In the News
Improving Pregnancy Care & Outcomes for Low-Income Patients Through Technology
- STAT News
“For low-income patients, the challenges of pregnancy are only compounded by the challenges of prenatal care: the dozen or so doctors’ appointments, the time off work or childcare, the cost of parking and public transit.
“Even just getting to appointments can be huge trouble,” said Kathryn Marko, an OB-GYN at George Washington, a Washington, D.C.-based health system looking to technology like video calls, apps, and digital blood pressure cuffs to make maternal health care more equitable.
For years, Marko has collaborated on that effort with Babyscripts, one of a handful of startups working with health systems to deliver virtual maternal health care specifically for low-income patients, including those on Medicaid, which account for half of all births in the U.S. These companies have struck partnerships with several large health systems to send patients home with their own blood pressure cuffs and apps that keep tabs on their vital signs, weight, mental health, and other factors that can influence maternal health.
Making maternal care more accessible could in turn prevent dangerous complications that lead to expensive emergency treatment. Already, physicians say, they’ve seen significant reductions in hospitalizations in piloting the technologies. But inconsistent Medicaid coverage policies that vary by state — and a reluctance from insurers to pay for these technologies — means the patients who need these services the most can’t always get them. In desperation, some health systems are dipping into thin operating budgets or resorting to grant funding to continue giving patients tools that they believe could be potentially lifesaving.
“We do it because of the passion we have for doing the right thing for our patients,” said Kelly Leggett, an OB-GYN and clinical transformation officer for North Carolina health system Cone Health. “We really want insurance companies to [see] that this is what their patients need to be healthy. It may not be what’s traditionally brick and mortar.”
Without broader coverage, these already vulnerable patients may continue to be excluded from programs such as Babyscripts and others that said they aimed to close the gaps in access.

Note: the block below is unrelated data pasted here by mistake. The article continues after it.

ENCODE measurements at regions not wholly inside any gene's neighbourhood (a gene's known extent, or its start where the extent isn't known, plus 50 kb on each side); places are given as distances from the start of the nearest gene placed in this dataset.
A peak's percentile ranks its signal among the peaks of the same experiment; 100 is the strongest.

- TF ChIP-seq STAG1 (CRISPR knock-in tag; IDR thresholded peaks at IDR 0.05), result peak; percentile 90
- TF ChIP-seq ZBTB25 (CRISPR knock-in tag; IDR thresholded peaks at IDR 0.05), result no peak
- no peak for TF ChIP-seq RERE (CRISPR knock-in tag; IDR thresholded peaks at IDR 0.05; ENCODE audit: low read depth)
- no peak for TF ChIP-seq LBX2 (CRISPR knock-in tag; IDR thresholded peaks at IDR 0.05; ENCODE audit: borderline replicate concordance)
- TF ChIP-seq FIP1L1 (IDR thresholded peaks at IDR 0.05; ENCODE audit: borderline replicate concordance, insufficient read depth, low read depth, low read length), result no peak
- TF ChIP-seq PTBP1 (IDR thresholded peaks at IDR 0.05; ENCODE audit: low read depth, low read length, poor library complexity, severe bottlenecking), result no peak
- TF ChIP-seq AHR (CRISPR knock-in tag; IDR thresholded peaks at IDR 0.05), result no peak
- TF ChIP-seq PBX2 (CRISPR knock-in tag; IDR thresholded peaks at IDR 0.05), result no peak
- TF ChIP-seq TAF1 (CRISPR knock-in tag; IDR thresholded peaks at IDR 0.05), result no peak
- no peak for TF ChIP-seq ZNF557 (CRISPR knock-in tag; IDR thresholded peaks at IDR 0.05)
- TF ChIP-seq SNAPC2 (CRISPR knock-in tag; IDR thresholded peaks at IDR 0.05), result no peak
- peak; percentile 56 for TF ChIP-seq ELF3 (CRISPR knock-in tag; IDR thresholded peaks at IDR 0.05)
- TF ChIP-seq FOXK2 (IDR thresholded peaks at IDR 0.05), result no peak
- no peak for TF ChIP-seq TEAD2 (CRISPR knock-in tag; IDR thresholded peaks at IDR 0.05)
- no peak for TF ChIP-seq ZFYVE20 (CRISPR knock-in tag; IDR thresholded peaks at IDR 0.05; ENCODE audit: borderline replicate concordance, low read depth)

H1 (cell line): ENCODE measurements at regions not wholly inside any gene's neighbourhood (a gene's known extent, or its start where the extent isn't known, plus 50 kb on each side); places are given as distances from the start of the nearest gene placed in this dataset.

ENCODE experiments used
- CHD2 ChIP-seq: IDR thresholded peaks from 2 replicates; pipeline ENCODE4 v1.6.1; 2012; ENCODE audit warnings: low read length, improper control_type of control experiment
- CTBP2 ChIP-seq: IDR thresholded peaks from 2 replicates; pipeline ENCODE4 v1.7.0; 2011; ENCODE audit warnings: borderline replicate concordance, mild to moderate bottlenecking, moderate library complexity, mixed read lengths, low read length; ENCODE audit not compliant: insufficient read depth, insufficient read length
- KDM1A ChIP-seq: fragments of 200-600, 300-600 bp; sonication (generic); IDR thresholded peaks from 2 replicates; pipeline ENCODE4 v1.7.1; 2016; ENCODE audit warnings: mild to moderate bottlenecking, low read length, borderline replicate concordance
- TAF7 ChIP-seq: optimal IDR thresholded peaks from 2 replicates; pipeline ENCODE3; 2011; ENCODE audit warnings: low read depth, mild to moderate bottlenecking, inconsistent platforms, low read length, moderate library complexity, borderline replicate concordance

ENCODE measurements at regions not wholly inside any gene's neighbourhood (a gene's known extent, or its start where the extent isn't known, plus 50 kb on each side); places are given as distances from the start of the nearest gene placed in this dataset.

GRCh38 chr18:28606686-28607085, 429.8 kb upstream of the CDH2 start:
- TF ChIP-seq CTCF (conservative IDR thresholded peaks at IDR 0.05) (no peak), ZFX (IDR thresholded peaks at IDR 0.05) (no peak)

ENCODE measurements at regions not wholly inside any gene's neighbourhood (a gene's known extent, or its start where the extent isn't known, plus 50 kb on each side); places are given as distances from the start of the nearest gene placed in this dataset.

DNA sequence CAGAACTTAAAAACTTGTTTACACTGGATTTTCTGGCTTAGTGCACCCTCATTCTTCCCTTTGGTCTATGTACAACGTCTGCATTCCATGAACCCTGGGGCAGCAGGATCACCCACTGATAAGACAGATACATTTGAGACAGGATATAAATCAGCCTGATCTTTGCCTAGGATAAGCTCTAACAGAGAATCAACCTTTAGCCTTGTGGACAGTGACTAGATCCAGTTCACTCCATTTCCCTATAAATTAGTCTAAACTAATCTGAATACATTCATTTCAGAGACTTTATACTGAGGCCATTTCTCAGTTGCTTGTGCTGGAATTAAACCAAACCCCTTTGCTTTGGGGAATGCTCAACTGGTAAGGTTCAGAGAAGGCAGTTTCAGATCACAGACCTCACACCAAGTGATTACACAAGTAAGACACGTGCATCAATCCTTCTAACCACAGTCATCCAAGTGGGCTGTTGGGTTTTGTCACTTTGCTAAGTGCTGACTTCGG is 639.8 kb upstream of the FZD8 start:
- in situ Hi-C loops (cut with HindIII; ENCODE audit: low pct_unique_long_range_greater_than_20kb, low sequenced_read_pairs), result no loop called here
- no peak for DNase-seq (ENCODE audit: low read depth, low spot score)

The need for better care is clear: The maternal mortality rate in the U.S. outpaces other high-income countries, and is disproportionately high for Black patients. Medically underserved patients often also live in maternity health deserts, which, along with factors like systemic and medical racism, puts them at higher risk for certain complications.
Virtual treatment promises solutions to at least some of those structural challenges, starting with easing the burden of getting to and from the doctor. Recording their own data and sending it to a provider could save patients a handful of those visits without impacting their health, and makes it easier for them to take measurements more frequently, Marko said. “You’re actually getting more touchpoints with a patient.”
The technology isn’t designed to replace all prenatal visits, and isn’t a perfect substitute for in-person care. Some patients who don’t have consistent access to Wi-Fi might only be able to upload their measurements when they’re connected to public internet, for instance, limiting the timeliness of the information their providers receive.
But without the ability to measure at home, for some patients, “we’d have zero insight into what was going on,” Leggett said.
National lawmakers are pushing for permanent extensions, but it’s not clear if those efforts will take hold at the federal level, nor if states will choose to expand coverage. The Congressional Black Caucus’ Health Braintrust, for instance, pushed for legislation in April that would allow states to permanently extend Medicaid coverage for patients a year after they’d given birth. Reps. Robin Kelly and Lauren Underwood, Democrats who have pushed for more virtual care coverage more broadly, led that effort.
Still, some states have been slow to embrace remote patient monitoring — about 20 of them don’t cover the technology at all, and many others only cover limited use, according to the Center for Connected Health Policy.”
Click on the link below to read the full article.
Originally published by STAT News